To demonstrate this irrelevance of morality, Jimmy confronts Helena and dares her to slap his face. He tells her that he has no chivalry now and will hit her if she hits him. Helena is forced to make a choice: either slap his face in a moment of violence and abandon her moral center or abandon her sense of bourgeois feminist pride by letting him attack her. In the end, Jimmy does not give her a chance to choose because he moves the conversation deeper. He asks her if she has experienced death. In this way, Jimmy is attempting to make Helena just like Alison; a stupid girl that has never been through suffering and so cannot understand what it means to truly live.
The audience then learns of Jimmy’s own personal suffering, of how he watched his father die at a young age and how his family did nothing to help him. It is this early case of suffering that haunts Jimmy and allows him to feel both superior to others and to long for a more real way of living. Since neither Helena nor Alison have suffered in this way, Jimmy believes that they have not truly been born into the world. This is ironic since it is Alison who suffers most under Jimmy’s cruel moods. The end of the scene makes suffering a central breaking point between Alison and Jimmy. With Hugh’s mother on her deathbed, Jimmy cannot handle her suffering alone and begs Alison to come with him to visit her. Alison, knowing that her father is coming to pick her up the next day and taker her away, chooses to go with Helena. It is a choice for a world that Jimmy feels is unreal in some way and he is devastated by her choice.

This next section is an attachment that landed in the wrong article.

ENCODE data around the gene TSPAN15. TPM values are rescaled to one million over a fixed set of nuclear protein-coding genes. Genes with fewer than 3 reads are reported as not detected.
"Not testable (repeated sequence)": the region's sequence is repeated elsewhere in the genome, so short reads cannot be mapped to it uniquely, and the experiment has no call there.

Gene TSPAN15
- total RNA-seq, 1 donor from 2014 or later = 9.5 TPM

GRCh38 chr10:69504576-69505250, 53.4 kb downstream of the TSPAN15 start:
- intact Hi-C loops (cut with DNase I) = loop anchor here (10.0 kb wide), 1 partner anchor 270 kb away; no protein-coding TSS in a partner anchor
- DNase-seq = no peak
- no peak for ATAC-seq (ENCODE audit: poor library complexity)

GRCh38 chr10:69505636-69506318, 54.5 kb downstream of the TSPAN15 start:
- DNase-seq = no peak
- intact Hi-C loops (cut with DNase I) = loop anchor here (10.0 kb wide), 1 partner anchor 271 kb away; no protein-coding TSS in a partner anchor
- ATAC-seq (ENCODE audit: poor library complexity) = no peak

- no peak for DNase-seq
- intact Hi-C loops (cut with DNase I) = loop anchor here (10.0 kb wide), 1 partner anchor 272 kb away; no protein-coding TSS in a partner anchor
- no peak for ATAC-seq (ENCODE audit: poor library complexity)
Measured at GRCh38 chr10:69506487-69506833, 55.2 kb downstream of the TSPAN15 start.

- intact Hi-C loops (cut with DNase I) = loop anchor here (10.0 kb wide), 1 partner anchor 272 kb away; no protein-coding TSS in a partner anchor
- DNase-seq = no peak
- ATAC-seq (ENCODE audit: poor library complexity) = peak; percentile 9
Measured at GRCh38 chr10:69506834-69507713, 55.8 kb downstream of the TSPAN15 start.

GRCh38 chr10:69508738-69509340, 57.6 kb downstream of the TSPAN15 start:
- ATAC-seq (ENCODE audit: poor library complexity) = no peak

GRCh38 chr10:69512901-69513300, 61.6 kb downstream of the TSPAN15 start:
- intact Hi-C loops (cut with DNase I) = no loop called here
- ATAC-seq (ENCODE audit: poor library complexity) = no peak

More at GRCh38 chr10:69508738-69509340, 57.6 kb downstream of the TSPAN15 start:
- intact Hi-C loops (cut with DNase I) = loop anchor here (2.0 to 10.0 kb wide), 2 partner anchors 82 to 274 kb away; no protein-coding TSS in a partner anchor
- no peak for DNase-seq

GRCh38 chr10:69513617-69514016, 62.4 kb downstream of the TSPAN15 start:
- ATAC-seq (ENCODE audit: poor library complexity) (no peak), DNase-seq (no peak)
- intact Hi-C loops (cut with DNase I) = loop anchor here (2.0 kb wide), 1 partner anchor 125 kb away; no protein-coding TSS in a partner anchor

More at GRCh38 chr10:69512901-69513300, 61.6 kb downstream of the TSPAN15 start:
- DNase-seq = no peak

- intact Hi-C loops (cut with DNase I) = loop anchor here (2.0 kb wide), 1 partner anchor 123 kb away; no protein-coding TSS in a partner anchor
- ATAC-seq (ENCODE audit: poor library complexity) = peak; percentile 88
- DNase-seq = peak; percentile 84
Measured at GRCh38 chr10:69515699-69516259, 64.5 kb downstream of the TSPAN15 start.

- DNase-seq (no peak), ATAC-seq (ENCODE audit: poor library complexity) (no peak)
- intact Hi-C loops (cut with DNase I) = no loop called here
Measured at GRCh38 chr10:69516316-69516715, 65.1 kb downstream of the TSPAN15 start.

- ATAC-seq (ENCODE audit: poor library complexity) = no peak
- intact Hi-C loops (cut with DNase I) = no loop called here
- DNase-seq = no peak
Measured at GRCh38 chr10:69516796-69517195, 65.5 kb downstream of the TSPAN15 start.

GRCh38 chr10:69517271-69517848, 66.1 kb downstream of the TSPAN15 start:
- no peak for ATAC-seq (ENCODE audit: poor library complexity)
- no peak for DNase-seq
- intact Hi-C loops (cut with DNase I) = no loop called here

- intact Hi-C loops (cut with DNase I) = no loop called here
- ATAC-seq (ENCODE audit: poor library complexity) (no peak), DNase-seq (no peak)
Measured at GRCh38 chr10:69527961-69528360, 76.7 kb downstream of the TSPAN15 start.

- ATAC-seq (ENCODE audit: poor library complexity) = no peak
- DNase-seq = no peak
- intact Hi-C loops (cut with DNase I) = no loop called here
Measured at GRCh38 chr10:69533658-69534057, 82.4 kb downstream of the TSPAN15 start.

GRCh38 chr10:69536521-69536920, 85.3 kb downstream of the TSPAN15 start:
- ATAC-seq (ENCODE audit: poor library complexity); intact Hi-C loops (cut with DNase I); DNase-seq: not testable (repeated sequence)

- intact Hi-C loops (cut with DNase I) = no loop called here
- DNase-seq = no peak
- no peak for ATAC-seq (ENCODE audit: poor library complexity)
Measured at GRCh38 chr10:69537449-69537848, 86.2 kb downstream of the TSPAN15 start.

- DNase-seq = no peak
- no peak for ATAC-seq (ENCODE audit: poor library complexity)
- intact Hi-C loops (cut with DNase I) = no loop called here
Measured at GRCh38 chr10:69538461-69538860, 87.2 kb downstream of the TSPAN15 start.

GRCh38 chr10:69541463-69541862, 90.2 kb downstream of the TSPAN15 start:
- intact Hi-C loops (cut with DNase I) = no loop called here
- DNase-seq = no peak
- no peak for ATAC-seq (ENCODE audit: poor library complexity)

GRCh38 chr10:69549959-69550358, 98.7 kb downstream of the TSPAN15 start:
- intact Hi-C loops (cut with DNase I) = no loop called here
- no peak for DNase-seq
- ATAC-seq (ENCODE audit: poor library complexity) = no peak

Look Back in Anger Essays and Related Content
- Look Back in Anger: Major Themes